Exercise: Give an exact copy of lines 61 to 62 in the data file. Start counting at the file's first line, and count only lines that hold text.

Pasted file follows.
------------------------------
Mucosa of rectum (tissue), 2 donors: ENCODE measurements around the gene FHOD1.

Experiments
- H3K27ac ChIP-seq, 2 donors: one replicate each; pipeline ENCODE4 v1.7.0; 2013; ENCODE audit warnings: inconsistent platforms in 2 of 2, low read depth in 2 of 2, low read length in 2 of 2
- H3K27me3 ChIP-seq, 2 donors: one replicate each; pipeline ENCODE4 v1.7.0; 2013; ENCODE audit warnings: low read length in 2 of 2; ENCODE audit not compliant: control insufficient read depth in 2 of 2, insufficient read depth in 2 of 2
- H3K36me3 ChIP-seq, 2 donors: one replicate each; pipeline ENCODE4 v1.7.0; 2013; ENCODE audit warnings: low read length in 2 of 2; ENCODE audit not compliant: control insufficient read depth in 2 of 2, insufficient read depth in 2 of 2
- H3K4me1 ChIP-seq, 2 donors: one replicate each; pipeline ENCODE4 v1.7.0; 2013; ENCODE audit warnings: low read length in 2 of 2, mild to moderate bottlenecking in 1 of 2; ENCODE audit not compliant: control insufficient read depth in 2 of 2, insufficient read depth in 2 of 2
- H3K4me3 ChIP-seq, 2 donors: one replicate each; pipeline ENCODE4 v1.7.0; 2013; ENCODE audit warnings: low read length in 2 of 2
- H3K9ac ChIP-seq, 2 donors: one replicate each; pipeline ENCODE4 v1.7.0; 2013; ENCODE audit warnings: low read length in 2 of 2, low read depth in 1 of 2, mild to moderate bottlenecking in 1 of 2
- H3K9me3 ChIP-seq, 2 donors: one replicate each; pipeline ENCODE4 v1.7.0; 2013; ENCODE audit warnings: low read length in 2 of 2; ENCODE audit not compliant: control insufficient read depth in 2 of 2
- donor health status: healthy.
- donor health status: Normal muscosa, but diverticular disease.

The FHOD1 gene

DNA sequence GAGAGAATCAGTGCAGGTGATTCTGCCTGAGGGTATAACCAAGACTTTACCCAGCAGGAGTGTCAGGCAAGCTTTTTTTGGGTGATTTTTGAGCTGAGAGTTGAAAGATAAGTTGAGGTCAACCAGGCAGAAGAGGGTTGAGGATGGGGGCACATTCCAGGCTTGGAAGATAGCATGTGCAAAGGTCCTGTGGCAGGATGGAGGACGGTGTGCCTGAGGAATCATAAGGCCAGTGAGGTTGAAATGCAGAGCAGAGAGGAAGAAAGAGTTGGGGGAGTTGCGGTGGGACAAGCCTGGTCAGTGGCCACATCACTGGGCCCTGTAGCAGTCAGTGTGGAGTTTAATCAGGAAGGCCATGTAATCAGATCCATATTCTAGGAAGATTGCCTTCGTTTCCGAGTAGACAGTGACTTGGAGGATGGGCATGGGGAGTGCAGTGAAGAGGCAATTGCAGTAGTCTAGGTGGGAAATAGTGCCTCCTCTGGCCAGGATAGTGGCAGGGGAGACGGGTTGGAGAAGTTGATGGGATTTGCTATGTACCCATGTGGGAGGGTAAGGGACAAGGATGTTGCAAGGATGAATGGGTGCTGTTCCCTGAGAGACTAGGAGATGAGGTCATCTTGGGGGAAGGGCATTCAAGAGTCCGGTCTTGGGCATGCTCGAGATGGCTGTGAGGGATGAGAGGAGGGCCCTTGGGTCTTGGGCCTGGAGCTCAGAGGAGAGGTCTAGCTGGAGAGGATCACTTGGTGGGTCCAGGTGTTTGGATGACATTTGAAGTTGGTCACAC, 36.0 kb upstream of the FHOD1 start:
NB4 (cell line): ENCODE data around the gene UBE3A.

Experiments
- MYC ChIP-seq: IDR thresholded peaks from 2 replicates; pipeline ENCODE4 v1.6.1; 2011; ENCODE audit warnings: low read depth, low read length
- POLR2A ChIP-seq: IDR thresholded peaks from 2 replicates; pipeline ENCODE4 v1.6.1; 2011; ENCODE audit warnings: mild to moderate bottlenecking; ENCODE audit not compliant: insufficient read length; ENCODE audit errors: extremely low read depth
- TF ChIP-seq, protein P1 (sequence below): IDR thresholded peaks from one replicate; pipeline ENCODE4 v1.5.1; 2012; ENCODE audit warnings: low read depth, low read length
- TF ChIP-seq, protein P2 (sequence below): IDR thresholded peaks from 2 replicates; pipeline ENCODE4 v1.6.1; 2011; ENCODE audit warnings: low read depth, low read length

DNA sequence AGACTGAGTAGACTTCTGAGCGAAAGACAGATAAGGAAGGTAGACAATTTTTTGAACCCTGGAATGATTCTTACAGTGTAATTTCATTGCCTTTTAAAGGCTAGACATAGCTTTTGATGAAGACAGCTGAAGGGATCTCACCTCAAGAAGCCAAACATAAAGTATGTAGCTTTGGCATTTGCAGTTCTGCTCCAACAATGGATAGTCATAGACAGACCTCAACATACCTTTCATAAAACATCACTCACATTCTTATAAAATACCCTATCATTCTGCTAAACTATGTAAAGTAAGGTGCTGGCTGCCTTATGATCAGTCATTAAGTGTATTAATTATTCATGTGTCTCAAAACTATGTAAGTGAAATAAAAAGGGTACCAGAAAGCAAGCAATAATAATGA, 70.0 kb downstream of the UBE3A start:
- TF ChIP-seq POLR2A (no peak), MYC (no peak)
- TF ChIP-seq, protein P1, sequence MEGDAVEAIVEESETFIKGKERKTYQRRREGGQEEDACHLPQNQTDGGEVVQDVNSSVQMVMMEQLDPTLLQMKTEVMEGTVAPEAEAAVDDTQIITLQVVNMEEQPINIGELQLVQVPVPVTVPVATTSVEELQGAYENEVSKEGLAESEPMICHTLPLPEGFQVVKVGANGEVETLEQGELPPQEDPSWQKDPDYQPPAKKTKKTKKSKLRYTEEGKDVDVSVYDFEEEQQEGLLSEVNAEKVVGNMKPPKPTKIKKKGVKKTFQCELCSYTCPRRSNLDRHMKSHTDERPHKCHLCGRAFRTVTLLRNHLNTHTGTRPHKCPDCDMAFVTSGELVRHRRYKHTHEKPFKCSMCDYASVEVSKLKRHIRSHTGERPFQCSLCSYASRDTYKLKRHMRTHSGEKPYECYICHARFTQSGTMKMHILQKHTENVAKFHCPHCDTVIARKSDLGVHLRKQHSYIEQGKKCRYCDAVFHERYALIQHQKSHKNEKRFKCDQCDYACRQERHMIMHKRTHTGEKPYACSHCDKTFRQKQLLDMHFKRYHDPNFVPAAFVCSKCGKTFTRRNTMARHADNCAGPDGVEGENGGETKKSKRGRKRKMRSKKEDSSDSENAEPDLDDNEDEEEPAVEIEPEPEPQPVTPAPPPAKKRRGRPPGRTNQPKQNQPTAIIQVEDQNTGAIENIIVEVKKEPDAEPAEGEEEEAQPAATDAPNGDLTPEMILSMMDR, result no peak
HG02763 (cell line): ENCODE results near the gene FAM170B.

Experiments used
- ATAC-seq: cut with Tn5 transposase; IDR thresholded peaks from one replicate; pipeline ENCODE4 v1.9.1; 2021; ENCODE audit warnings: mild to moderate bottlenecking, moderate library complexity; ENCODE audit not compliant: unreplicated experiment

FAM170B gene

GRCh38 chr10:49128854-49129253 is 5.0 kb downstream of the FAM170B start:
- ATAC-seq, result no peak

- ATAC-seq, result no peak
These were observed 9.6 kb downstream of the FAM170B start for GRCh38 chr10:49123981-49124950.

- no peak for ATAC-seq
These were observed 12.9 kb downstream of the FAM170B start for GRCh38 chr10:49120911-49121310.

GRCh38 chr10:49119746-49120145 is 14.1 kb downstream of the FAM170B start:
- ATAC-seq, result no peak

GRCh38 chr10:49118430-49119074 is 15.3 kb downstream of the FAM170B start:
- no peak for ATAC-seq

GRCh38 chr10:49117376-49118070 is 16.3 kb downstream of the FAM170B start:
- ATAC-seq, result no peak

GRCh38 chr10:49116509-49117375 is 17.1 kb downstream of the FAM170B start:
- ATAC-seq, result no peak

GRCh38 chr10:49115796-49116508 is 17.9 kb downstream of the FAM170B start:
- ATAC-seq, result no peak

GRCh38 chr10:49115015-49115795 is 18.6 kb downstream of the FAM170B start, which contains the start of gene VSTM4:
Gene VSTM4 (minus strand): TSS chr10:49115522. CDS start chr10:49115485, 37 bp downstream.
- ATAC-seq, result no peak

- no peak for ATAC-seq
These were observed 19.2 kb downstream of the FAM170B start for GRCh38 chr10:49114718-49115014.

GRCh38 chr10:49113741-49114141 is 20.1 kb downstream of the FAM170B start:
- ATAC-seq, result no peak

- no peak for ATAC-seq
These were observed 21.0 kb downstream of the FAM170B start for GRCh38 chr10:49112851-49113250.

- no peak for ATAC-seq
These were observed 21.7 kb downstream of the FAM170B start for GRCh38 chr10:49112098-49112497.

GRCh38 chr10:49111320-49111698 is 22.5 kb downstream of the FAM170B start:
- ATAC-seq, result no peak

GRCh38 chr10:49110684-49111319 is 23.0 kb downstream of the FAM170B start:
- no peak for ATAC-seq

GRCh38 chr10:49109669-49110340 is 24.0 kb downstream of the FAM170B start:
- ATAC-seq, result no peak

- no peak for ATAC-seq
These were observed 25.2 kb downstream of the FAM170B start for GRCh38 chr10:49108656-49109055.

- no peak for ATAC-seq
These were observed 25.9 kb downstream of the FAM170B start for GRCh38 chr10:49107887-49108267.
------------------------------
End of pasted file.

These were observed 25.2 kb downstream of the FAM170B start for GRCh38 chr10:49108656-49109055.

- no peak for ATAC-seq